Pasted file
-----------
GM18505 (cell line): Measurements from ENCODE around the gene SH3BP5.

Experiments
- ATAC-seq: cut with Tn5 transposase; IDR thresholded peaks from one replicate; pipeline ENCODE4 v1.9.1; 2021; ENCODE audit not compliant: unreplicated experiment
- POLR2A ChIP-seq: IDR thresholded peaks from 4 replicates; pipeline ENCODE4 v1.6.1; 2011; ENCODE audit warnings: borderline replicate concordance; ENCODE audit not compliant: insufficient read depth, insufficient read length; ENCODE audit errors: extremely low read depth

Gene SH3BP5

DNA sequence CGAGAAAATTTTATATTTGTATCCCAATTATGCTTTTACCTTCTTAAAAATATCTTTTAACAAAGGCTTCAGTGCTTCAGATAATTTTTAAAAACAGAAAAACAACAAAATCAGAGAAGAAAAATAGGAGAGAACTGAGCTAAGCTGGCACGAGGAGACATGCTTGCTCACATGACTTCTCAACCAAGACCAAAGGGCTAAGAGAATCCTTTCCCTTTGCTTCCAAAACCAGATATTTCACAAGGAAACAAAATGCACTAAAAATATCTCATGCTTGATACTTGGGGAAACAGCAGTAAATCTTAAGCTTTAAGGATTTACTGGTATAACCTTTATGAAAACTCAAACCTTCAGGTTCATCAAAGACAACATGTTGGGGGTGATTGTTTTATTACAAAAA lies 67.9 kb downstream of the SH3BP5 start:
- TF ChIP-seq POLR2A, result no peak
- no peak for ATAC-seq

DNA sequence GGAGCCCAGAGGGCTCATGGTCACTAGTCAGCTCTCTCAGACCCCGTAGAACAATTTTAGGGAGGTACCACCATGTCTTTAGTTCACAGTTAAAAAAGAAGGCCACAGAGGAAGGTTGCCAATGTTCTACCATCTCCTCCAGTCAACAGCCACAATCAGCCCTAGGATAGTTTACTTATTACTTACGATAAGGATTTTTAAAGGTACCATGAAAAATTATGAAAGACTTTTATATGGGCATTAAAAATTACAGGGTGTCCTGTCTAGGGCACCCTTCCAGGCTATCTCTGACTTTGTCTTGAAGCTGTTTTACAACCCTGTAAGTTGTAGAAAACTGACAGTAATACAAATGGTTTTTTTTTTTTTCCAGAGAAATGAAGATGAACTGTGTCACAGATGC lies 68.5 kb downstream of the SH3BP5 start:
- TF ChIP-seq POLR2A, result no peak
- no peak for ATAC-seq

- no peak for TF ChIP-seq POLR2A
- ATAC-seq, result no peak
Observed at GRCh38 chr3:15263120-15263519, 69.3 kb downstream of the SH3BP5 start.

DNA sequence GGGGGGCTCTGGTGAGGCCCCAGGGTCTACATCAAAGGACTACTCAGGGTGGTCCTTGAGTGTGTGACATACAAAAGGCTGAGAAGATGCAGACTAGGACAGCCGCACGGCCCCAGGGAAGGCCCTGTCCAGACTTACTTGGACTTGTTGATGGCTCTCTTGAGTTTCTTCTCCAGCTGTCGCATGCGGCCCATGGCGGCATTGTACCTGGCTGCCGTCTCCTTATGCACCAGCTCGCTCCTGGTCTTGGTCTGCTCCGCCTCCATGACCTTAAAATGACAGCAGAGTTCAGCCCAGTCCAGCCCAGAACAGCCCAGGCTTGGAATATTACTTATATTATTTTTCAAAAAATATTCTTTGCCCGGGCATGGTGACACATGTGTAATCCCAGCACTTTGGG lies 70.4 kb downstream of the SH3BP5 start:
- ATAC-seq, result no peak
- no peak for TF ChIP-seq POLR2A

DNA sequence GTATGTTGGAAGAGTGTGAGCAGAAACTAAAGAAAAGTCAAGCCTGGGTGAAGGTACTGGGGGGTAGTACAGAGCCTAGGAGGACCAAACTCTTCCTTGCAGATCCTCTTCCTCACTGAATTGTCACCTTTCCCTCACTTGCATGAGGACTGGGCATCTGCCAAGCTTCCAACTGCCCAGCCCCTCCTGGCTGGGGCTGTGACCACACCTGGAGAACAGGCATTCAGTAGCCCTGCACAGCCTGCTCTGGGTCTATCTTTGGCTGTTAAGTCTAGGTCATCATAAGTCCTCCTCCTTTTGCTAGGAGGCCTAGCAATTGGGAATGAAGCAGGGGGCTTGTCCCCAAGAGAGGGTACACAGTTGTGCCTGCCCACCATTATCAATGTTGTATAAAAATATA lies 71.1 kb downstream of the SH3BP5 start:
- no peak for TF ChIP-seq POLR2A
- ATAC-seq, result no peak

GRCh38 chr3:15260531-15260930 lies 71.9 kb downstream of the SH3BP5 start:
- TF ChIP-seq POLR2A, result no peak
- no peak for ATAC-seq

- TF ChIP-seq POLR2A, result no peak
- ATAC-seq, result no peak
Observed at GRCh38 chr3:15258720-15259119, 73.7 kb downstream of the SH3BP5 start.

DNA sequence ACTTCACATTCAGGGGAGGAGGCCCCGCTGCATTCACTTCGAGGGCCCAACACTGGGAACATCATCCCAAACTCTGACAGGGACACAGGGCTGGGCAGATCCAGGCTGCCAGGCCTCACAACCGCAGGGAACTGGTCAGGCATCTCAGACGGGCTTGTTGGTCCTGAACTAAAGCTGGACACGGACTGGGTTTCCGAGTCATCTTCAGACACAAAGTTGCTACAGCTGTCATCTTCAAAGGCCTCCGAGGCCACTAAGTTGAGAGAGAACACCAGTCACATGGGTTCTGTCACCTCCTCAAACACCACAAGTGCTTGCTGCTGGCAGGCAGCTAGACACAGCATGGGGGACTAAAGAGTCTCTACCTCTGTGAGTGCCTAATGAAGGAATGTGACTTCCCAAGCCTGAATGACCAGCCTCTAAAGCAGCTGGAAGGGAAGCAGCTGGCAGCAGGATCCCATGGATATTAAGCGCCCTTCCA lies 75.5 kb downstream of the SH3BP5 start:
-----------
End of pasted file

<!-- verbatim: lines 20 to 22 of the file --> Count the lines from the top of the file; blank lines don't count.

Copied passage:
- ATAC-seq, result no peak

GRCh38 chr3:15260531-15260930 lies 71.9 kb downstream of the SH3BP5 start:
- TF ChIP-seq POLR2A, result no peak